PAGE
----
Our theme for 2016 is “Fichi Ukīn”, Our Responsibility, Our Kuleana,” which, quite by accident, ties together the languages of the three major identities many of us share; Shimanchu by blood, but raised and educated in a English-speaking, American society, and nurtured by special island values here in Hawaiʻi. The term “fichi ukīn” is an Uchināguchi verb that pulls two separate verbs together. The first is from “fichun,” which literally means to pull, but more figuratively means to either inherit (i.e. not necessarily by your choice) or to take on (i.e. by your own free will). “Ukīn” or “ukiyun”
means to accept, take in, or embrace and be fully accountable for it and, in essence, take action to reflect that acceptance of responsibility. Often times, however, we view “responsibility” as something that is imposed on us and enforced by the specter of negative consequences or by guilt. It is for that reason we felt it necessary to include “kuleana” which is a unique Hawaiian word that can mean “responsibility” on the surface, but goes much deeper in that it ties that sense of “being responsible” or “accountable” to oneʻs connectedness to the land on which they live and to the community in which they thrive — in other words, to their very identity and sense of place.
In speaking of “responsibility” and “kuleana,” we felt it necessary t expand the scope of our identity as shimanchu to include voices from and discussions on the “homeland.” We are very fortunate to be joined by two members of a very dynamic organization called Okinawa Hands-On. Jun Morano Miyazato is one of the main coordinators for the organization and brings an especially unique perspective as a half-Filipino Uchinānchu. Ryubu Akamine is a first-year student at Okinawa International University and was a student participant in Hands-Onʻs programs before transitioning to a junior leader role last year. Both Jun and Ryubu are heavily involved with their organization’s language revitalization program and are particularly interested in the language and cultural revitalization efforts here in Hawaiʻi.
We are especially thrilled to host Okinawan music icon Misako Kona and her new group, Unaigumi. Ms. Koja has been performing professionally since she was in grade school and is known not only for her unique voice but for some of the most powerful new Okinawan-language songs including her hit single ʻWarabigami.” Her recent, vocal stance against the construction of a new U.S> military facility in northern Okinawan has alienated her from many of her performing arts peers, but feeds her with a new sense of purpose and responsibility not just as a performer, but as a shimanchu. We are grateful for the opportunity to hear her speak and also for her groupʻs generosity in giving their time to perform in a special concert including the summit.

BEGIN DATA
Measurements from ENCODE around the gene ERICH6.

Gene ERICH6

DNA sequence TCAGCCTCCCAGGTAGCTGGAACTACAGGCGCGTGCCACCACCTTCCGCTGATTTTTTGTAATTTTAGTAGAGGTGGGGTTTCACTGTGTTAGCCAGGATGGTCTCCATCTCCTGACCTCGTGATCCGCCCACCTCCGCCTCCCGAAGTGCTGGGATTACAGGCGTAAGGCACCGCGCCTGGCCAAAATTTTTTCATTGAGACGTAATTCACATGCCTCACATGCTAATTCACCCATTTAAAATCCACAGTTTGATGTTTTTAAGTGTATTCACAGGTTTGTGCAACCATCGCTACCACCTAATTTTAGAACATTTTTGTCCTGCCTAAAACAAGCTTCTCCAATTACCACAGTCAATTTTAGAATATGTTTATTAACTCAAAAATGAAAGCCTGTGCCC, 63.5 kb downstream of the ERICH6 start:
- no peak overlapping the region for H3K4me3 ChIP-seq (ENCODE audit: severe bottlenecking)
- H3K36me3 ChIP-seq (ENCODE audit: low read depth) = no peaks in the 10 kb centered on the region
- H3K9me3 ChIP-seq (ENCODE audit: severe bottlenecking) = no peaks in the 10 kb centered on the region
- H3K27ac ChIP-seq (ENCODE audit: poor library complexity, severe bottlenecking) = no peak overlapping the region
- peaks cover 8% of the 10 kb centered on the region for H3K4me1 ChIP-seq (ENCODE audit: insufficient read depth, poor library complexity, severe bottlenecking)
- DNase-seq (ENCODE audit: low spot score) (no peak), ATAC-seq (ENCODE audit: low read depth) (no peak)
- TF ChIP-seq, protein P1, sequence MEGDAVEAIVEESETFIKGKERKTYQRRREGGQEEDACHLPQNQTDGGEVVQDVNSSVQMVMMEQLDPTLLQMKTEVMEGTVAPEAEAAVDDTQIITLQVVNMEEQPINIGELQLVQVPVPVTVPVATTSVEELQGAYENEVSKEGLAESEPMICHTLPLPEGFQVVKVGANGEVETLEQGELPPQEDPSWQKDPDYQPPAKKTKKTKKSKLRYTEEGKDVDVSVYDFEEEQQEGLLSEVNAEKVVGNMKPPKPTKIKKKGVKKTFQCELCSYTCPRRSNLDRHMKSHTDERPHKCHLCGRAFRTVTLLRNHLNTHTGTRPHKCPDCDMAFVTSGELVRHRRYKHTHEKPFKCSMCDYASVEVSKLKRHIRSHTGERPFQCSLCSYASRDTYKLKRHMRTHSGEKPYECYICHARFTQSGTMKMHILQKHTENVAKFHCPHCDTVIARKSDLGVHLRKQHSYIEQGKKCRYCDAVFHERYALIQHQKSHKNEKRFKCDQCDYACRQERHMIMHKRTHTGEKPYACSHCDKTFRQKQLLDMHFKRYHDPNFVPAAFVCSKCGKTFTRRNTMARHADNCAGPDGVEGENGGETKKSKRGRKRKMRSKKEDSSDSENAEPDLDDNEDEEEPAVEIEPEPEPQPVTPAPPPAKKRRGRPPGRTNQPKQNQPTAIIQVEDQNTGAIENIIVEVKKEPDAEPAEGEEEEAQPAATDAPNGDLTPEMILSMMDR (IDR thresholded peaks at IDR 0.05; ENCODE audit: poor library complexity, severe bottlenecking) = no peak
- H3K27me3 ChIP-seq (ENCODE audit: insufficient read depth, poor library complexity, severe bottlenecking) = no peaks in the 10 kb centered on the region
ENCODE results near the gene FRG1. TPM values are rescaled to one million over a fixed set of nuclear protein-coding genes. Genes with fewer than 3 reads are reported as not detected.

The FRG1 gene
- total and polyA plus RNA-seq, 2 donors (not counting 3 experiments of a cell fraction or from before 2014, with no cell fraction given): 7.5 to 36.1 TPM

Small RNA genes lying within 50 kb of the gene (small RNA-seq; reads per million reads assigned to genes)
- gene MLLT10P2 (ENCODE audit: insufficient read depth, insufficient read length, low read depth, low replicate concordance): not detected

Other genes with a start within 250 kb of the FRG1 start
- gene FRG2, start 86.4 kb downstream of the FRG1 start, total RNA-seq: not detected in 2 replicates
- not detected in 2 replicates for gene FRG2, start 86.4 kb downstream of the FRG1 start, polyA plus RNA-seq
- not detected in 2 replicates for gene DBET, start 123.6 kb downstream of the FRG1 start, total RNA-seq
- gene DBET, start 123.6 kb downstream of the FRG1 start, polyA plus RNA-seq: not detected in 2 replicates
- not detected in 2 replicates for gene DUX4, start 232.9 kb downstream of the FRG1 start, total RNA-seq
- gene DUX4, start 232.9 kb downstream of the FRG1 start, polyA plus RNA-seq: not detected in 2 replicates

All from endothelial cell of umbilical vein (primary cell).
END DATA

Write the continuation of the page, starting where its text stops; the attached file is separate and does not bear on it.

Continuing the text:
In Uchināguchi, there is a phrase – mimi gusui – which literally means “healing for the ears,” but actually refers to sounds that enter the ears and nourish the soul. We hope that you will have much mimi gusui to fill your minds and your hearts this weekend. Kafūshi dēbiru.
Day 1 (March 18th, 2016) – Welcome Dinner
- Dinner and Social
- Discussion Group Activity
Day 2 (March 19th, 2016) – LooChoo as a Part of Me
- Welcome Performance
- Small Group Discussion 1: Vivid and Fading Memories
- Eric Wada – Did you know you’re indigenous?
- Panel: Challenges of Maintaining Shimanchu Identity in the Homeland
- Small Group Discussion 2: The Struggles of Being Shimanchu
Day 3 (March 20th, 2016) – Taking Responsibility
- Norman Kaneshiro – Rethinking and Redefining “Responsibility”
- Small Group Discussion 3: How will you take responsibility?
- Large Group Sharing
- Closing Circle
- Warabigami Concert featuring Unaigumi
Special Guests from Okinawa
Unaigumi is an Okinawan folk fusion group comprised of four women who are each veteran artists of traditional uta-sanshin. Led by Misako Kona, one of Okinawa’s most iconic female uta-sanshin artists, the group reunites three of the four original members of the Nenes after over twenty years. While steeped deeply in traditional Okinawan folk music, Unaigum’s sound is rounded out by their producer and keyboard player, Kazuya Sahara. In Uchināguchi, “Unai” means “sisters” and “kumi” is a play on words referring to both their unity as well as their soundʻs ability to fill and engulf the hearts of their listeners. Their first album, Unaijima, was released in January, 2015. Their latest single, Mirukuyugafū – undercooled, a song co-written/produced and recorded with Japanese music giant, Ryuichi Sakamoto, as a fundraising effort for the struggle against the building of a new U.S. military installation off the shores of Henoko in northern Okinawa.
Okinawa Hands-On NPO
Okinawan Hands-On (OHO) is a non-profit, non-governmental organization dedicated to community development through various educational workshops and programs with an emphasis on personal engagement. The group was founded in 2002 as a platform for addressing social concerns by providing personal enrichment, professional development and community service. While Hands-On offers adult English-language classes, the organization has been excelling and growing steadily in its child and young-adult education programs, particularly their Shima Kutuba (Okinawa language) programs. The group also provides aid and awareness programs for elderly persons with dementia. Based in Okinawa City, OHO also has branches in Chatan and Urasoe. They are currently crowd-funding to raise money to produce an English-subtitled video documentary on Okinawan language revitalization.